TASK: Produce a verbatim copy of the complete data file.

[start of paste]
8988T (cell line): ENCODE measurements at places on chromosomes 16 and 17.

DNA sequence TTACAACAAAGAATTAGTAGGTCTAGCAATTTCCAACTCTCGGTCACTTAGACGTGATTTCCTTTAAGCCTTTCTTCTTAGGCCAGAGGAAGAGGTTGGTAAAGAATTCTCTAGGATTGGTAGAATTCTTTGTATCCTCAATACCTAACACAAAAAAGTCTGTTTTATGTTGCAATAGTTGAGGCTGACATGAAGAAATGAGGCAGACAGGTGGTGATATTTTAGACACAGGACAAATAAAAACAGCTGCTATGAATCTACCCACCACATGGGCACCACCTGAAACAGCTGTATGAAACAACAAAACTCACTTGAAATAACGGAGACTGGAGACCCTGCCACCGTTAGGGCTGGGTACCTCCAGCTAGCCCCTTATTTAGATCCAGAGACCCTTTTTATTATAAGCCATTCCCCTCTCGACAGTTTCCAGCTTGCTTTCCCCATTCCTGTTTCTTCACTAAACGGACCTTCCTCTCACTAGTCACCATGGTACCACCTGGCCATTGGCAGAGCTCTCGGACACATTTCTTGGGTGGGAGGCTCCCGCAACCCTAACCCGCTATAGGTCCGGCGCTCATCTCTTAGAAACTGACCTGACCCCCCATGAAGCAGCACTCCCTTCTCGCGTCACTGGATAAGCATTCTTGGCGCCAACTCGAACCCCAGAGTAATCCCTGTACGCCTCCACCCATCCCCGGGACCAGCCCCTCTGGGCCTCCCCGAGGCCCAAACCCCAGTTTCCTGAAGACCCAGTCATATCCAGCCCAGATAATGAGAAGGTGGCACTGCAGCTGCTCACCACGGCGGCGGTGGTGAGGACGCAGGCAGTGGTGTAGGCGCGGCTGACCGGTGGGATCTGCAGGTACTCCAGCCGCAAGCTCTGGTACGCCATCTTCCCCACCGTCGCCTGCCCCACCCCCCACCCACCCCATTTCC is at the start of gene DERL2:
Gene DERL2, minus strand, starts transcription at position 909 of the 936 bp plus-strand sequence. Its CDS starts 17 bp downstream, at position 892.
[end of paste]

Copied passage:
8988T (cell line): ENCODE measurements at places on chromosomes 16 and 17.

DNA sequence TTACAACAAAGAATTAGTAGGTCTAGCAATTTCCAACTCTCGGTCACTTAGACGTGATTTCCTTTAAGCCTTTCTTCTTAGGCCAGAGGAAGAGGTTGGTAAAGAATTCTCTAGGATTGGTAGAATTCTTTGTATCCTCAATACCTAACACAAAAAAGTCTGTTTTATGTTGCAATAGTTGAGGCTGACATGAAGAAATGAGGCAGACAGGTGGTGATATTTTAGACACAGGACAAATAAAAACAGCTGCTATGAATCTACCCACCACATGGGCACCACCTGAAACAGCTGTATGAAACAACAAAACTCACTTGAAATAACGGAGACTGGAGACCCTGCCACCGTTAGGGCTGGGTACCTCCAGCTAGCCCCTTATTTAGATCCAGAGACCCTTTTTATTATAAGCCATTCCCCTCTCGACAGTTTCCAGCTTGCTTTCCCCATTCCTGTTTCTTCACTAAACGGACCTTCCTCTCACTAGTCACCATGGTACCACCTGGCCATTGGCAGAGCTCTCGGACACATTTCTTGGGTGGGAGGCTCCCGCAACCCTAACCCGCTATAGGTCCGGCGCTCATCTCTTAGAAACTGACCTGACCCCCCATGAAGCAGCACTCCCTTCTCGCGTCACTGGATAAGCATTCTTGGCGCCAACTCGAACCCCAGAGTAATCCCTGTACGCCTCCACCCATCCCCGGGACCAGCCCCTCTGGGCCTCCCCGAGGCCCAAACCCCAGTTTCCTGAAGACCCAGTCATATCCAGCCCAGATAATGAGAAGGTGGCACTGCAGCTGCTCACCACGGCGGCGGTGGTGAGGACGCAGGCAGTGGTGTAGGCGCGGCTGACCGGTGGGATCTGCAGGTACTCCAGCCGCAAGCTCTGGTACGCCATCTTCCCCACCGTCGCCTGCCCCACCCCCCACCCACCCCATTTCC is at the start of gene DERL2:
Gene DERL2, minus strand, starts transcription at position 909 of the 936 bp plus-strand sequence. Its CDS starts 17 bp downstream, at position 892.